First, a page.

Helpful How To's

Getting it straight…
you want absolutely straight and paralleled edges on your material???..
here’s a method that is simple and works well…
if you rather not use DS tape use push pins to hold the channel in place…
there are many shapes of metal to choose form… lengths w/ more returns (bends) lend to be straighter and stronger as in J’s vs right angle (RTA)…
after you straighten one edge, remove the channel, rotate the piece 180° and rip the 2nd edge…

JIG FOR STRAIGHT RIPPING

J CHANNEL
push pins

Note…
there is a slew of ready made J and RTA metal available in infinite dimensions and lengths up to 24’ long…

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another way to straighten material are these…
they are also very good to do tapers w/…
the straight edge is for the router or circular saw…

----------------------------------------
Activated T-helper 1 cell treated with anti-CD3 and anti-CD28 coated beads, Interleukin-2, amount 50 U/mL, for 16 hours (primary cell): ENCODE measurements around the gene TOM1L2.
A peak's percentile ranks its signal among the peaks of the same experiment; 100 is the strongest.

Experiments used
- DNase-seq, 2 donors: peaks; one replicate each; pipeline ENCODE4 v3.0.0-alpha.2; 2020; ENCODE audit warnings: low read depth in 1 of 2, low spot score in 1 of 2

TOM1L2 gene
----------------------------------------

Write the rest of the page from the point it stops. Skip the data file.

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lack a joiner and you need to clean up or straighten boards???..
got large sheet goods you need to break down and you are by yourself???..
and a track saw just isn’t in the budget???..
this just may be to the rescue…

DIY TRACK SAW+JOINER.pdf (101.6 KB)
R4 JOINER SUBSTITUTE.pdf (36.4 KB)

Wood Inlay Tools & Techniques

Wood inlay can be done to add craftsmanship to wood. It’s common on musical instruments, gunstocks, small furniture items, jewelry boxes and crafts. Anyone can do wood inlay. It’s easier than it looks, requiring only hand tools and a bit of patience. Wood inlay is affordable, and you can get all the supplies at any hobby shop.

MOP Inlay Tools